These Gentile magi then follow the light of a star that leads them to the true light – the light for all nations; the light for the Gentiles; the light for you. They follow the star that leads them to Jesus Christ and they begin to fulfill Isaiah’s words in our text: “A multitude of camels shall cover you, the young camels of Midian and Ephah; all those from Sheba shall come. They shall bring gold and frankincense, and shall bring good news, the praises of the LORD.”

     Isaiah words make lofty claims and are filled with soaring rhetoric.  And it is therefore easy for us to overlook how much they contradicted the reality of the world.  Yahweh was the true God and Creator of all, yet it was the nations of the false gods, like Assyria and Babylonia who had the power.  Our text speaks of kings and nations coming to the light, but in fact it is only a few magi who show up and sneak home by different way.

     Indeed, the Servant is described as the One upon him the Spirit rests – the One who is the light to the nations.  Yet Isaiah also says about the Servant: “Surely he has borne our griefs and carried our sorrows; yet we esteemed him stricken, smitten by God, and afflicted. But he was wounded for our transgressions; he was crushed for our iniquities; upon him was the chastisement that brought us peace, and with his stripes we are healed. All we like sheep have gone astray; we have turned--every one--to his own way; and the LORD has laid on him the iniquity of us all.”

     Jesus Christ is the light because he received the darkness that we deserved.  He died in the darkness of Good Friday forsaken by God. But then when the light first dawned on Easter Sunday it was revealed that he had emerged from the tomb as the victor over sin and death.  In him, the light of the immortal life that will be ours now shines.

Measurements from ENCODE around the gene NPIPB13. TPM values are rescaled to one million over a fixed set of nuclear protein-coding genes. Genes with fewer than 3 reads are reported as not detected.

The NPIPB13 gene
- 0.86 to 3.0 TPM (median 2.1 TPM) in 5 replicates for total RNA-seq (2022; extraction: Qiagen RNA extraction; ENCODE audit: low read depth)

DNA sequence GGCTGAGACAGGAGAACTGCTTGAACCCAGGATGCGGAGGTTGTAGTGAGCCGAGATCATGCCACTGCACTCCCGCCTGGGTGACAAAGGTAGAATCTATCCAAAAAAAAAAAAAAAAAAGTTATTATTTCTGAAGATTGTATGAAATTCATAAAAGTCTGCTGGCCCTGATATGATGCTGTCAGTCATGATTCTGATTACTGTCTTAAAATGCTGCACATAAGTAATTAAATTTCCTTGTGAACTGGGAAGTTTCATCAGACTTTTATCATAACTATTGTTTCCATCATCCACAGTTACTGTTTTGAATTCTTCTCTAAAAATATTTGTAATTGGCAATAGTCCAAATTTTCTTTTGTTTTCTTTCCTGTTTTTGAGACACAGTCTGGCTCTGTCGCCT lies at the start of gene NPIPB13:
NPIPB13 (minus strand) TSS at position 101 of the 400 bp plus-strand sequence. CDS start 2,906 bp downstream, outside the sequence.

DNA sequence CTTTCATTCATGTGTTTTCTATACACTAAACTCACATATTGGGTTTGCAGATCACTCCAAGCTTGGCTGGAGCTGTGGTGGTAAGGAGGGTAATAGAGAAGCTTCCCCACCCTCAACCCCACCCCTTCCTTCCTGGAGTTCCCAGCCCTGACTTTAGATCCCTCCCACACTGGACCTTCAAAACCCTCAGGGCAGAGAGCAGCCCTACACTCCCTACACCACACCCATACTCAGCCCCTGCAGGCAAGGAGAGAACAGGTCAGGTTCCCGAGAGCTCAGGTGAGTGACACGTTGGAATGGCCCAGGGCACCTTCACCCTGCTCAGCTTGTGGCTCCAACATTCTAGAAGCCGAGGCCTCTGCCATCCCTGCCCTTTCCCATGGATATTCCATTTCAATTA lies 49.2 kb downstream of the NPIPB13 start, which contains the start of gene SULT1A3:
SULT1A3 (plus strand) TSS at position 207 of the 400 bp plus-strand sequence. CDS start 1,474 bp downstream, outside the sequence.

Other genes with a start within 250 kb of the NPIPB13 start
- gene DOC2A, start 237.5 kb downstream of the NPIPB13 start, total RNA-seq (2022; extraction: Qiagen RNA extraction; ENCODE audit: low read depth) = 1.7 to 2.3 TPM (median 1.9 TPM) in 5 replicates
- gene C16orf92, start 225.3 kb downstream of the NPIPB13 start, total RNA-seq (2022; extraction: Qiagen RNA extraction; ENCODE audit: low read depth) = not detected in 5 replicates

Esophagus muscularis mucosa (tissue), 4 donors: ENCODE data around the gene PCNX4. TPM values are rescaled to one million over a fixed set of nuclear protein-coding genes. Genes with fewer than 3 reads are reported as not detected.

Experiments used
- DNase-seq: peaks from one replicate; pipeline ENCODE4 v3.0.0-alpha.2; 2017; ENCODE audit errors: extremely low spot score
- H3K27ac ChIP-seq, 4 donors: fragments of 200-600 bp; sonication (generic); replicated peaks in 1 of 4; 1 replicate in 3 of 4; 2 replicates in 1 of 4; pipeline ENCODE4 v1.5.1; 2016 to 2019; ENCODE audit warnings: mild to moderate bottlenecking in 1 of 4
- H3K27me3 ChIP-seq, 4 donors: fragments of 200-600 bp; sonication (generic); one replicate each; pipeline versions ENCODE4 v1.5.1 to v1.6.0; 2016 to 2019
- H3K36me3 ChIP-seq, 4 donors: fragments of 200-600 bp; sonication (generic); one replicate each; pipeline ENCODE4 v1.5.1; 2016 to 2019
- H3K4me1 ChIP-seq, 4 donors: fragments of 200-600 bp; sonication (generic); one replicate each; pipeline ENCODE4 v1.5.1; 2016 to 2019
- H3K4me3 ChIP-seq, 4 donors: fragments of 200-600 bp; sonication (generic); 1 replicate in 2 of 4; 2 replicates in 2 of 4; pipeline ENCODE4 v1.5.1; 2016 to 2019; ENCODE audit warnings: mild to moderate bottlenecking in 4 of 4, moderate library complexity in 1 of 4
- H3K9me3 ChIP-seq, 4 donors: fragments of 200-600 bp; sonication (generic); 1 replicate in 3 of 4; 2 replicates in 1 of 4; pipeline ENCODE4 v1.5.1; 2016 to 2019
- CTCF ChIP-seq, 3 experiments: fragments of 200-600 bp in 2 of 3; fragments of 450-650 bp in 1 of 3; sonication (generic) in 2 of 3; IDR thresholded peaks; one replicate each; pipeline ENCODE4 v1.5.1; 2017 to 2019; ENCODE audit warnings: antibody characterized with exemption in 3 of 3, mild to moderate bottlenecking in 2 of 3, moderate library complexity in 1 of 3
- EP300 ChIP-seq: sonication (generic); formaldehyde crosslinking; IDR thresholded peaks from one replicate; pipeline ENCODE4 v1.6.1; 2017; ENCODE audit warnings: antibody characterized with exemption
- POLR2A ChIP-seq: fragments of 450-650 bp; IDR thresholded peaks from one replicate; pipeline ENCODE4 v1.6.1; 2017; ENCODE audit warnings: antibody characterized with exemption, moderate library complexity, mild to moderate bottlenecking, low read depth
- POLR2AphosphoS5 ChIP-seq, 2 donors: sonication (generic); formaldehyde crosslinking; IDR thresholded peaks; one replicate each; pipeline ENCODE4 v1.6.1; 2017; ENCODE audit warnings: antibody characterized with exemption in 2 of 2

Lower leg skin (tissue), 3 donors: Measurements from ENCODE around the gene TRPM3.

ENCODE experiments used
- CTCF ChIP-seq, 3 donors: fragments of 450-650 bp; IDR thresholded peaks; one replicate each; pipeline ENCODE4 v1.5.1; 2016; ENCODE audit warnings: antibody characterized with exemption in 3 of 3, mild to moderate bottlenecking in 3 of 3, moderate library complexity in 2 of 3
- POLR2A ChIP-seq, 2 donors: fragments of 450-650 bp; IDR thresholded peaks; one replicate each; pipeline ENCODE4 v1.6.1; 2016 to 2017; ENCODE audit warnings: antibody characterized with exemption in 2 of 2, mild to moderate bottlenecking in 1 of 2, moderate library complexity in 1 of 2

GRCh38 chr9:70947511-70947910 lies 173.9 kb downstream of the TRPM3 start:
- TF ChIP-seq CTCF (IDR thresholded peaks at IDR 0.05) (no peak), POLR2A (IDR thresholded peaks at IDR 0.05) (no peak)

Epiphany shows us that Jesus the light has dispelled the darkness.  He has given us forgiveness, life and salvation.  He has done it … even for us, Gentiles who were not God’s people.  Because this is so, we join the magi in rejoicing exceedingly with great joy.  We join them in worshipping Jesus and offering gifts – the gifts of our time, our talents, our treasure.

     This light continues to shine in our midst.  Yet like Isaiah’s words; like the few magi showing up in Bethlehem; like Jesus Christ hanging on a cross the current appearance of this light contradicts what it really is.  The light appears as a Gospel that people can dismiss because “they don’t need religion.”  It appears as the water and the word of Holy Baptism, and the bread and wine of the Sacrament of the Altar. These are things that appear to be weak.  They don’t seem to match the grand claims made about them. But because they are the gifts of the risen Lord they give the benefits he has won.  They give forgiveness and life – eternal life. They are Jesus’ light that drives away the darkness and makes us the people God.